I learnt English language much more, much better and in an easier way through the extracurricular courses than trough the formal education.

    Luckily, nowadays the formal educational system has changed and teachers are much more prepared, instructed and experienced.

    Teachers are using new strategies and approaches to improve their teaching skills. English lessons are much more amusing and motivating, plenty of additional support is provided along with the teacher and students' handbook. Many formative courses are offered to English teachers every year.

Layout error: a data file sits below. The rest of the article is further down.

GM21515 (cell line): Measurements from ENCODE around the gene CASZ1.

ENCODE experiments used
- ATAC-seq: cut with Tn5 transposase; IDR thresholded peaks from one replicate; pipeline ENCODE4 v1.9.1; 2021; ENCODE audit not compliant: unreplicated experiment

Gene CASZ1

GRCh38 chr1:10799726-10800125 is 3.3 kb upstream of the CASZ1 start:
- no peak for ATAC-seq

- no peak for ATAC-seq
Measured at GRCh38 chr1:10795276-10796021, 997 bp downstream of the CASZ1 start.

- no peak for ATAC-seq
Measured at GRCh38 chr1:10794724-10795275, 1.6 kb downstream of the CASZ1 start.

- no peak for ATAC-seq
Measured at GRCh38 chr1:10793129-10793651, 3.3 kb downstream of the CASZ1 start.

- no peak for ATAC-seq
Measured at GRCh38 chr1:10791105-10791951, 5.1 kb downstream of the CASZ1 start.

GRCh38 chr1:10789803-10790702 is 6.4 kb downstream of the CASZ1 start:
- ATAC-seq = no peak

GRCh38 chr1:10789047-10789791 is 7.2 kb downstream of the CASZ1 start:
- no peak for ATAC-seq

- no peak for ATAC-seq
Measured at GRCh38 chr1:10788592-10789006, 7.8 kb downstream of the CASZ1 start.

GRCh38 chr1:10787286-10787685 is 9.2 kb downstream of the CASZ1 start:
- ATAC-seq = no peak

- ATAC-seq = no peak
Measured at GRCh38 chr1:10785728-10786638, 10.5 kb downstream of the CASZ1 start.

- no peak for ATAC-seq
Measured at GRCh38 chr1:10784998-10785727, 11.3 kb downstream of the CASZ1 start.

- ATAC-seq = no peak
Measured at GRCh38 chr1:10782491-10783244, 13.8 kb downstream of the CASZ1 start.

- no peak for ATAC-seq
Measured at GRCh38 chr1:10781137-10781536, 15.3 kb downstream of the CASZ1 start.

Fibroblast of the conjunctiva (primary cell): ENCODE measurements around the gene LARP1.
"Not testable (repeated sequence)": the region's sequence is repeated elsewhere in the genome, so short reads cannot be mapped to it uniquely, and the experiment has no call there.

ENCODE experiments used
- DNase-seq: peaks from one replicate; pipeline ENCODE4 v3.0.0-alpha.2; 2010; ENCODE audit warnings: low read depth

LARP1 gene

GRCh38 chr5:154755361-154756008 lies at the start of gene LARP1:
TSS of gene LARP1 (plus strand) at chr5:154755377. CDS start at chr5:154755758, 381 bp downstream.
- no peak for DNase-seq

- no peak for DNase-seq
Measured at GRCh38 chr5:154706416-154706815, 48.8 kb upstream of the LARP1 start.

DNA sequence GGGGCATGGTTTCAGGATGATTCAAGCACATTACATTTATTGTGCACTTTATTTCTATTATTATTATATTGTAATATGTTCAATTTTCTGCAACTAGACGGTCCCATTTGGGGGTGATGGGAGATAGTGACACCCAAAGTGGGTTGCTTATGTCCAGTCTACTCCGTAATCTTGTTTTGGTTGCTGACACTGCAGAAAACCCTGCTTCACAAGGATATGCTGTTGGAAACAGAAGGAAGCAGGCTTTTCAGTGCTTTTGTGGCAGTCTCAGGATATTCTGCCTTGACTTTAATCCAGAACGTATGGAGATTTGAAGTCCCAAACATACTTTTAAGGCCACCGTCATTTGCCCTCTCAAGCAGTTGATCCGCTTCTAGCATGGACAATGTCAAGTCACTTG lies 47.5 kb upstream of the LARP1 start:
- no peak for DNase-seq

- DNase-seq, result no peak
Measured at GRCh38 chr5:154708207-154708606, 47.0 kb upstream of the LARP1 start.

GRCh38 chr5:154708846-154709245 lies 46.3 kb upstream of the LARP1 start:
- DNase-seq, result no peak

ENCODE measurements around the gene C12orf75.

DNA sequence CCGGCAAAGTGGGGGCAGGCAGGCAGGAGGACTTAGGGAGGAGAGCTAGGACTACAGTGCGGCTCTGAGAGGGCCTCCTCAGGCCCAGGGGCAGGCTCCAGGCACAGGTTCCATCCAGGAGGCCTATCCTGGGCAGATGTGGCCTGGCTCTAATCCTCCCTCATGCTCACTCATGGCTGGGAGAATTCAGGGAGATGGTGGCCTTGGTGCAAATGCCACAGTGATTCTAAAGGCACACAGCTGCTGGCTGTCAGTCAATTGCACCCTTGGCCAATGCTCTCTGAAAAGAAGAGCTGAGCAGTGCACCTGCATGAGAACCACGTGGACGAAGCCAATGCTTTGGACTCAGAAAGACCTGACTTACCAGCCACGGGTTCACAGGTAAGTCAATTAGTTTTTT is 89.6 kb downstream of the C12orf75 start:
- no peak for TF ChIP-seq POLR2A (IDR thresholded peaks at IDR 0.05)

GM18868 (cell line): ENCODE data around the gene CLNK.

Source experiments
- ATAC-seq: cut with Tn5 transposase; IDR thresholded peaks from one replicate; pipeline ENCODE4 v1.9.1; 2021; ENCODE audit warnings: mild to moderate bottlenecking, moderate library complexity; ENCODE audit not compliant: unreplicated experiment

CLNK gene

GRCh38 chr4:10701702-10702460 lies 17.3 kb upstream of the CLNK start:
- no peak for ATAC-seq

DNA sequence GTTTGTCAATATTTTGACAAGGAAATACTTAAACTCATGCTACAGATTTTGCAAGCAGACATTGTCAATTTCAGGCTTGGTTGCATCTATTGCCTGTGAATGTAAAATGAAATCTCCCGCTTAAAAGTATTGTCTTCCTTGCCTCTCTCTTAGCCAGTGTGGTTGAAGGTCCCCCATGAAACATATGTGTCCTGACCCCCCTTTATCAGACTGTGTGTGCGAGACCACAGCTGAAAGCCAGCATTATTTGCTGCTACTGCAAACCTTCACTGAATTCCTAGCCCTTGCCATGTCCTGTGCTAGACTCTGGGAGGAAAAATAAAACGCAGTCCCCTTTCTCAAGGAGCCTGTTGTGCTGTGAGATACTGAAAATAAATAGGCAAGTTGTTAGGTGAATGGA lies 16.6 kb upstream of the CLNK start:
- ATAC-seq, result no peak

Also extracurricular education in English language is still running and being successful but now there is not such difference comparing it with the formal education that was 15 years ago.

    Despite these improvements in formal education, I think that we should implement English lessons with the support of an English native speaker at least once a week in order to gain accurate pronunciation skills.

    More grants for English language courses abroad for both teachers and students would also be necessary in my opinion.

    Our formal education has improved a lot in the last 5 to 10 years but it needs to improve much more if we are to reach the average in English competency level in Europe.

    We'll see the outcome in twenty years time.

    Roberto - Erasmus student

    Prof. Komorowska

    Page 1 de 18